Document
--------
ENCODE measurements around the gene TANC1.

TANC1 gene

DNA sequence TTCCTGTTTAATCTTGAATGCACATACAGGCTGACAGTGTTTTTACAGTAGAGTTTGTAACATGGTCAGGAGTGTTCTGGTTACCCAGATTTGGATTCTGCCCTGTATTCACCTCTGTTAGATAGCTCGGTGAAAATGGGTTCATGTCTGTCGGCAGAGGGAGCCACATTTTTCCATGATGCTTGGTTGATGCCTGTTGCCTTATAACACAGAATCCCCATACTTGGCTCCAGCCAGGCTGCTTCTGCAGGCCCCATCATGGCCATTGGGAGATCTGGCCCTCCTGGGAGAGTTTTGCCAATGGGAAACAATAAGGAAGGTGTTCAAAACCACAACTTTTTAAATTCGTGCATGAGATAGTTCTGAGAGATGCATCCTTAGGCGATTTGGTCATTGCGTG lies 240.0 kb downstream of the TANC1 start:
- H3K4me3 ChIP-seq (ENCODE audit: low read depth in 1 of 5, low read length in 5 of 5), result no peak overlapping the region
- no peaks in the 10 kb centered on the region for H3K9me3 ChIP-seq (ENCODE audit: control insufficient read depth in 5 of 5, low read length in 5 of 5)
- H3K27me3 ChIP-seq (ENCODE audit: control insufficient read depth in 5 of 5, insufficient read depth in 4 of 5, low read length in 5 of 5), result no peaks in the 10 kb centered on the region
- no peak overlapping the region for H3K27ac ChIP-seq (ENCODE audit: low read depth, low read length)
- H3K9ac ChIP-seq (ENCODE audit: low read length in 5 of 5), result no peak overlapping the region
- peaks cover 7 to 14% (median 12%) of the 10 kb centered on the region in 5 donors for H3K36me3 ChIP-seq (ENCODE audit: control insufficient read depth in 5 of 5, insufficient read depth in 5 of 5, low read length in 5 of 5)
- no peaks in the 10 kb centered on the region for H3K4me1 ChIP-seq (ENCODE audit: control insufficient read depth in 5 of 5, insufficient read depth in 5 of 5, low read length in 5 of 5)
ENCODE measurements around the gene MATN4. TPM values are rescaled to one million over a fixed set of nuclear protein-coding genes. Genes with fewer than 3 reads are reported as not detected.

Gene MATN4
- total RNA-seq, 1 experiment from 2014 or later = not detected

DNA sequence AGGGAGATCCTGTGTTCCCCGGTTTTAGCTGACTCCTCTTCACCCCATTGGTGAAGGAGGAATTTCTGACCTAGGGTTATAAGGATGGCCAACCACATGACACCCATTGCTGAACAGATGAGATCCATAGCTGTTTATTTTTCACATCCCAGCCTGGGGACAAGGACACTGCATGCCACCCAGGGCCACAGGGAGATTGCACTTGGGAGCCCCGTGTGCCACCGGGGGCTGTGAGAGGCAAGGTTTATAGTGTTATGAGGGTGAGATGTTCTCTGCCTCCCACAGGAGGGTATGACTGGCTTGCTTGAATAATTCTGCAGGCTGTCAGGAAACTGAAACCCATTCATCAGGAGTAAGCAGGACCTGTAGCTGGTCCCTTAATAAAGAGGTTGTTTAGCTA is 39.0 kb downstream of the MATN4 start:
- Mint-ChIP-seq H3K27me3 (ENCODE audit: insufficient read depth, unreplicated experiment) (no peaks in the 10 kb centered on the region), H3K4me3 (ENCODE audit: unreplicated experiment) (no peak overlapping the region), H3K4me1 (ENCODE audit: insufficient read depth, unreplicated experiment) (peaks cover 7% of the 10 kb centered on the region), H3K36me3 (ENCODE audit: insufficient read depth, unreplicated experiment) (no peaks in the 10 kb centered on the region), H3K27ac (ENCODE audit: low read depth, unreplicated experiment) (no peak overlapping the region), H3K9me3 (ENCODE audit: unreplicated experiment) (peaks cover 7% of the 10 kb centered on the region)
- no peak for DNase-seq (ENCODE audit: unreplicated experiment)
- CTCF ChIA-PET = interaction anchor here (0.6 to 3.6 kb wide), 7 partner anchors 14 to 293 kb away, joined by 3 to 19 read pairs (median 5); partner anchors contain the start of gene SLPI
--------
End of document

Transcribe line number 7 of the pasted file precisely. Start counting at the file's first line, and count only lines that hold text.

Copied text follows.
- no peak overlapping the region for H3K27ac ChIP-seq (ENCODE audit: low read depth, low read length)